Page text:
I thought that 43mm delivers MUCH higher IQ than all AF 50 mm existing and the difference IS obvious. But this is not so. I put up with the harsh bokeh, OK.Bokeh with any lens is a personal preference. The Limiteds bokeh is a bit harsh by comparison to most lenses, but it's what is responsible for what many call the 3D rendering qualities.Some argue it's all BS, but there is some truth to it, even from this semi believer.
I'll agree with you, I prefer a creamier bokeh, but my 43mm Limited is one of my favorite lenses, and I sold the 50mm 1.4 (considered by many reports to be either the best or among the best 50s on the market) for this lens. I'm very happy with it, and wouldn't consider selling it for any lens. This accounts for the fact that it's a weird (but usable) focal length on a cropped sensor.
Certainly, Ruslan, everyone has different priorities and I as much as admitted I would be shooting Nikon if I had to sustain a professional career in photography... a horrible thought! I shoot (mostly) for joy and contemplation, benefits that would be sucked dry by such a fate. (Obviously a subjective take on things I expect no-one to agree with.)
It is not the lens that captures an image, it is the lens/camera/photographer system working with the light/subject/environment at their disposal. No profound revelation there! A lens that feels good in the hand and is usable and responsive is a boon to me. Furthermore, it is paramount that I use tools that are small and unobtrusive. This is not fetishism since I do not buy lenses to put on a shelf or baby -- no UV protection destroying the subtleties of the rendering for me! But a good lens that is quick to adjust and accurate to focus (I mean manually of course) helps make the part of the system that I can control that bit better. My ideal is the feeling of Takumar or Zeiss. The FA Limiteds are the only auto-focus lenses that come close.
Unlike some, I do not downplay the importance of testing and MTF figures etc. in evaluating lenses. But I always keep in mind that these quantitative measures are not enough. If I do not feel good using a camera and if it does not aid me in my task, then I cannot take special pictures. I can take decent pictures, sure, since I know the mechanics of photography. I could shoot weddings, school portraits, event stuff for newspapers... no problem. This takes "only" an accomplished technician. (Of course the exceptional examples of photography in these areas are indeed exceptional, and I do appreciate them. But exceptional work, by definition, is not required of such professional work. Stable, consistent, assembly-line output is the goal.)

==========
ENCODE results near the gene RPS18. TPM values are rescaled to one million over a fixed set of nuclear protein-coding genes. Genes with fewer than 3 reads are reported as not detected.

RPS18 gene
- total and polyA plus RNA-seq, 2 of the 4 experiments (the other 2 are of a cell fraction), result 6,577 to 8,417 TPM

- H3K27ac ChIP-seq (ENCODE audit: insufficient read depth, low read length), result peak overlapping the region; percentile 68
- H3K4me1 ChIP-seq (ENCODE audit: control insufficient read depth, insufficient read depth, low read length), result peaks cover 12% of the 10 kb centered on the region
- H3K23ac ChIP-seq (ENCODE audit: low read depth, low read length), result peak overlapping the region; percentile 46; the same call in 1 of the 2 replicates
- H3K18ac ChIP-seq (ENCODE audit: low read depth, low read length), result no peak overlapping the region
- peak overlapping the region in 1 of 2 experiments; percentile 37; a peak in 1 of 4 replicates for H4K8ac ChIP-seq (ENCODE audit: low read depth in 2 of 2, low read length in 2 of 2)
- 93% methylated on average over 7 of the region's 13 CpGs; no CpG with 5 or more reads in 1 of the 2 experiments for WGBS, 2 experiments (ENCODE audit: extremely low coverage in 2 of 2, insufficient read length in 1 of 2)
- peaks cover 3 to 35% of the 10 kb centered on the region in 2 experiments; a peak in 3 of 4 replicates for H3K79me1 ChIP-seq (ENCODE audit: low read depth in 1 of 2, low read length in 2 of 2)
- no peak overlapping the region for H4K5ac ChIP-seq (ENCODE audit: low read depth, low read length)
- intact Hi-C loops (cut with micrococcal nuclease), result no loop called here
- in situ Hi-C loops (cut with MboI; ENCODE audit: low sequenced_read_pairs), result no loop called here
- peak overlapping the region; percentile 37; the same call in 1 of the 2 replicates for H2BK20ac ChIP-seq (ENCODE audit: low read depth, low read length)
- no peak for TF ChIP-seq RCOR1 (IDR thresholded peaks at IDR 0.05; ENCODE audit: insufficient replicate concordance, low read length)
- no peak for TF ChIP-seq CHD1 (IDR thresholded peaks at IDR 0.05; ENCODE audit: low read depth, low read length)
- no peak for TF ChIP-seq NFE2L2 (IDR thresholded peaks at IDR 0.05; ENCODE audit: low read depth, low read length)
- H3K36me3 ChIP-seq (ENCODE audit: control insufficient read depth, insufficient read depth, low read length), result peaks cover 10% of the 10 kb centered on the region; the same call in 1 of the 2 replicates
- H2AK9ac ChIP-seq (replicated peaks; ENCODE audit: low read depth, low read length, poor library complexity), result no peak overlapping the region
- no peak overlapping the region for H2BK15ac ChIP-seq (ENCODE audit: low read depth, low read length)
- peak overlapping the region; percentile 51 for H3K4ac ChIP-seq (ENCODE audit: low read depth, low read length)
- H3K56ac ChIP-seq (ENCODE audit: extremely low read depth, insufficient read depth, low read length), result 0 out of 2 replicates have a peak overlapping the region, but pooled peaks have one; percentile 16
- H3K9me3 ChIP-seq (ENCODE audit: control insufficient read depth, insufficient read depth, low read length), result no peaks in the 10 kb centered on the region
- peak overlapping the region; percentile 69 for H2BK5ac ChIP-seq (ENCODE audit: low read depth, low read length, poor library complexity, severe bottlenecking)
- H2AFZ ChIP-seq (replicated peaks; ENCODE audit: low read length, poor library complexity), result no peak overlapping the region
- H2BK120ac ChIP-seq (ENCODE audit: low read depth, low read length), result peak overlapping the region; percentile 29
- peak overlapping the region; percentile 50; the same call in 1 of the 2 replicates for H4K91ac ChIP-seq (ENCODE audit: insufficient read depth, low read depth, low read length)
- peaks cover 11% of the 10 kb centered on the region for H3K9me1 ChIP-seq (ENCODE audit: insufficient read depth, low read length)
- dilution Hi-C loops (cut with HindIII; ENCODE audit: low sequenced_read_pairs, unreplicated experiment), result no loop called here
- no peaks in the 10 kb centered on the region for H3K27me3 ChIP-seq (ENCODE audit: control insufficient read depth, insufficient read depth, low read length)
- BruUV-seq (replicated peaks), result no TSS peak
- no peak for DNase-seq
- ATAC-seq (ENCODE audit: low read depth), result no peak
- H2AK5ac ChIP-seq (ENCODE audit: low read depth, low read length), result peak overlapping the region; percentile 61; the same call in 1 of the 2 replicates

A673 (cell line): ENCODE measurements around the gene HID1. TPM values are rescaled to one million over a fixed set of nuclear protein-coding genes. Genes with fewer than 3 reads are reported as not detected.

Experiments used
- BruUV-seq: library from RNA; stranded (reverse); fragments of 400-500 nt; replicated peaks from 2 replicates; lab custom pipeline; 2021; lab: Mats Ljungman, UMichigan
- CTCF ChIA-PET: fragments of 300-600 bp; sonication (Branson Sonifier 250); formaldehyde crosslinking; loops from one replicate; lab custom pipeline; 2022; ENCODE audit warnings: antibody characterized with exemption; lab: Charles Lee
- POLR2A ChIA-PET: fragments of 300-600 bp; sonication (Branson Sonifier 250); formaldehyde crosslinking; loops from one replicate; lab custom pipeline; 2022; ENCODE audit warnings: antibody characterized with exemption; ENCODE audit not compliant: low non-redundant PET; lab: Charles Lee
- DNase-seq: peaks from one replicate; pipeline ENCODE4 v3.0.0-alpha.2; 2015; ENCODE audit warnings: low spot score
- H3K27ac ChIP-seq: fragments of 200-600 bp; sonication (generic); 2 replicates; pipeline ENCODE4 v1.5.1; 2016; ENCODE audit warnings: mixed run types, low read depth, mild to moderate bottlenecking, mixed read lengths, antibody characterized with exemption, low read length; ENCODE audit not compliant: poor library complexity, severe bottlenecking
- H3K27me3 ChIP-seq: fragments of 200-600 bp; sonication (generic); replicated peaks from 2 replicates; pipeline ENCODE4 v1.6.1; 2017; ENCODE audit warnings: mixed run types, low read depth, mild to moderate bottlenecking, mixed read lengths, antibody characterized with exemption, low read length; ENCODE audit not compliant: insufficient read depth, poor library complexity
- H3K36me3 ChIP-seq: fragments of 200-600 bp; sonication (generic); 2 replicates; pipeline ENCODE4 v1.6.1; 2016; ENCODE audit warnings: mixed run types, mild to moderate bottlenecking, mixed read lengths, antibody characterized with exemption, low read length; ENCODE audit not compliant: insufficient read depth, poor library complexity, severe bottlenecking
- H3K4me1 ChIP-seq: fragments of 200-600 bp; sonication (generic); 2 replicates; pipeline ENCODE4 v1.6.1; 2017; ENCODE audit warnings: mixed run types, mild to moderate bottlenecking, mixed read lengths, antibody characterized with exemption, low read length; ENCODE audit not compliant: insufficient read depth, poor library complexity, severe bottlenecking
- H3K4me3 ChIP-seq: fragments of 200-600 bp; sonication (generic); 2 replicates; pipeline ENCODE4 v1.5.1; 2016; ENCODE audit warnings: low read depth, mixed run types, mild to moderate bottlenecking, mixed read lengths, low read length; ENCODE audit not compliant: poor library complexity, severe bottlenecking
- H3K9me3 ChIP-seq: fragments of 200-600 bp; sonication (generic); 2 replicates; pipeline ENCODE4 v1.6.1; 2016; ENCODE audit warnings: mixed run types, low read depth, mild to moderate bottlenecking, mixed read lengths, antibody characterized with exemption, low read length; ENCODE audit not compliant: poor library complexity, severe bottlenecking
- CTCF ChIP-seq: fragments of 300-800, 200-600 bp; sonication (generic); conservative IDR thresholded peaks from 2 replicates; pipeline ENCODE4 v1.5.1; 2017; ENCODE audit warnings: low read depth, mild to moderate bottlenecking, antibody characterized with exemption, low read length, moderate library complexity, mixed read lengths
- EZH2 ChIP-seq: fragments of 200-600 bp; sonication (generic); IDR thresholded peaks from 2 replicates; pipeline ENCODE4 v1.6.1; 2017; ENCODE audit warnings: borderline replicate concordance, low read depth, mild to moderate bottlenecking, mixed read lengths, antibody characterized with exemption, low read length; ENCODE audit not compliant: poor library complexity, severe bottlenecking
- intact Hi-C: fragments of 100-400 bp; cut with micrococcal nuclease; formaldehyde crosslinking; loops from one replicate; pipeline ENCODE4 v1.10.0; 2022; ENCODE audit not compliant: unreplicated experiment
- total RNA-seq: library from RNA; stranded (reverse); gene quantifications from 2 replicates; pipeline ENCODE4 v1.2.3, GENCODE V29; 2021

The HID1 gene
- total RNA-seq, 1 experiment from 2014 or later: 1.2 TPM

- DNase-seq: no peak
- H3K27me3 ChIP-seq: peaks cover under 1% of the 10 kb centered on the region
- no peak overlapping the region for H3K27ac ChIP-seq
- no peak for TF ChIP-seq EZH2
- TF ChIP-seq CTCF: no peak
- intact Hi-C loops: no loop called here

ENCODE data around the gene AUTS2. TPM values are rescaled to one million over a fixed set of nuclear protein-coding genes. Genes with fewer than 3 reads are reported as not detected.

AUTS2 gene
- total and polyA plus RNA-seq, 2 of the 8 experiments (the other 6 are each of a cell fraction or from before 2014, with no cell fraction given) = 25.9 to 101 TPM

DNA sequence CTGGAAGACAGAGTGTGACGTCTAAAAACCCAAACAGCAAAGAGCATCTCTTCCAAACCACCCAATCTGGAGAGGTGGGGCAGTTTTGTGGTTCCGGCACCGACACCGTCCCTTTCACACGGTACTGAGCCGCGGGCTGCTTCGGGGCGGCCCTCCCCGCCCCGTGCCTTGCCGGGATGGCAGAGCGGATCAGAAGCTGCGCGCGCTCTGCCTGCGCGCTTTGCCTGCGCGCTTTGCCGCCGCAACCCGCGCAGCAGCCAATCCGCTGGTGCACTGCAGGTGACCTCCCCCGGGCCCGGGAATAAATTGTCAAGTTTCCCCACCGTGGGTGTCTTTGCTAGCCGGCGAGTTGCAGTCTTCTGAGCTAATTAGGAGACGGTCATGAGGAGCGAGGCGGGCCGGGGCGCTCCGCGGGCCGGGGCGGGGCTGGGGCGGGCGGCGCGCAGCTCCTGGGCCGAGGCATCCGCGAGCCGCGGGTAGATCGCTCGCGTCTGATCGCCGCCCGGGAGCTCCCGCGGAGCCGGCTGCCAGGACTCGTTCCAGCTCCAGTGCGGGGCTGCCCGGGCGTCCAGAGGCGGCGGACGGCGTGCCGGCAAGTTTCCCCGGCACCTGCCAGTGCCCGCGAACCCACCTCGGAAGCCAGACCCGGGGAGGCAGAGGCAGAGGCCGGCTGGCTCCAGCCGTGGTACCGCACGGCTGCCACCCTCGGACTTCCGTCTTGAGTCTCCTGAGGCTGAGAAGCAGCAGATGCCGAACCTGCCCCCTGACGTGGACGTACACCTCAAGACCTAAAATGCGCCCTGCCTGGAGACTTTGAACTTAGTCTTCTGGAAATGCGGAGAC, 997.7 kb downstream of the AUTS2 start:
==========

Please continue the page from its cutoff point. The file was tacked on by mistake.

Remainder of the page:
So, yeah, Nikon have a nice system, no doubt. I know exactly what I would buy if I needed to step into the pro realm. Pentax would not suffice, since the support network is nowhere. I would not build a career on such a frail foundation. Perhaps this is where Ricoh could make a real difference? Nothing to do with technology at all!
But since you mention sharpness, the FA43 has it in every test, sharpest of all lenses in the Pentax system (except, likely, the FA 50 f/2.8 macro) in the centre, surpassing most lenses from other systems too. Chosen as exemplary by Pop Photo, Mike Johnson and many others. Even Lenstip, whom you cite, has a user rating of 5 out of 5 for optics. But I would not laud it so much if sharpness was the only criteria. Quite simply it has a special rendering. If indeed it has "weak image quality on the edge of the frame" and "monstrous coma", as that site concludes, this is what give it its character... much like fast Leica lenses that cost several times as much.